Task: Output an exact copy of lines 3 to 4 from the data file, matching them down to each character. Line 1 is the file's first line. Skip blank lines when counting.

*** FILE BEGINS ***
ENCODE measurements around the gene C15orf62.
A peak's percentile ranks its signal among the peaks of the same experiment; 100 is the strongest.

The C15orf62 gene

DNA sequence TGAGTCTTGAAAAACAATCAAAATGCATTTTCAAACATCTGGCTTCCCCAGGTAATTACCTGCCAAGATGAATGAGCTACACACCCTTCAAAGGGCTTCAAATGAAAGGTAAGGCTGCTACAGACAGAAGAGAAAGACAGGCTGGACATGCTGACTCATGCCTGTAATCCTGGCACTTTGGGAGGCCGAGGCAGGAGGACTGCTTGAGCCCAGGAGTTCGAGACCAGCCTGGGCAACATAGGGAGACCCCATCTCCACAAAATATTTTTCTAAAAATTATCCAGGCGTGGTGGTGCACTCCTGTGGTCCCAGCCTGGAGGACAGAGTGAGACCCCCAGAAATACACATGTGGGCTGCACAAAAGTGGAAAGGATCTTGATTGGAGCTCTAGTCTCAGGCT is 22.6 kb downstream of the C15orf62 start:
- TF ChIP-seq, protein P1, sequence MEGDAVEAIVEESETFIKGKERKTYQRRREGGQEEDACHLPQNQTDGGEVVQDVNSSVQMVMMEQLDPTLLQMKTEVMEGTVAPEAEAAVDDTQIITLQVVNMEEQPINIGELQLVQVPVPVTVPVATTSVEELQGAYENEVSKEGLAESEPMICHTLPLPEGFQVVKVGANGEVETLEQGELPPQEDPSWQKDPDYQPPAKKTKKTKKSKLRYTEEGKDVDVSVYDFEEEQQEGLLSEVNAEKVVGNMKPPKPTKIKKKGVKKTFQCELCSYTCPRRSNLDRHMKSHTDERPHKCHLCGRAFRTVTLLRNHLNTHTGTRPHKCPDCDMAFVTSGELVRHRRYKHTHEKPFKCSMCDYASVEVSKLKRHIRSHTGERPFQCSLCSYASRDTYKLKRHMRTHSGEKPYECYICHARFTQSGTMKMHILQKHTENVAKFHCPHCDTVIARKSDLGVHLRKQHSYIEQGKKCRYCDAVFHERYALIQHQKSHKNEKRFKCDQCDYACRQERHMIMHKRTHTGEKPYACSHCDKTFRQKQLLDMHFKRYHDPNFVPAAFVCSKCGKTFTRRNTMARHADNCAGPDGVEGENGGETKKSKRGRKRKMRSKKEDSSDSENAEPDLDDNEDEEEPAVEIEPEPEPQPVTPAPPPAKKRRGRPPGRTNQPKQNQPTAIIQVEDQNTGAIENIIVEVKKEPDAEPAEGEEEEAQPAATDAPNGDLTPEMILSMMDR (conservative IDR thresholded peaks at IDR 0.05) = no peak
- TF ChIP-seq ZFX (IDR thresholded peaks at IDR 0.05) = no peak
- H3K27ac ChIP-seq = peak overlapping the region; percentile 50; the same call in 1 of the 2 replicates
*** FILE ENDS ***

The C15orf62 gene

DNA sequence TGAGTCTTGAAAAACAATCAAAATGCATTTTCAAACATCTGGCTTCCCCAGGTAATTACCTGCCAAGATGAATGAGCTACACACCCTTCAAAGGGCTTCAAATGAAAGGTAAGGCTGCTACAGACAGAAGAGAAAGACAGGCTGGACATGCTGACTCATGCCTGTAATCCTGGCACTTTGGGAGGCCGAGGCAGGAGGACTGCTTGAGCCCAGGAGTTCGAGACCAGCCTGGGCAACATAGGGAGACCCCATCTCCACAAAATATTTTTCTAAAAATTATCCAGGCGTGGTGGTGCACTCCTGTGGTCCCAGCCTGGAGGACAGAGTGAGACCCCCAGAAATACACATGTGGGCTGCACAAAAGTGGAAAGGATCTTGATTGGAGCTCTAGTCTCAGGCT is 22.6 kb downstream of the C15orf62 start: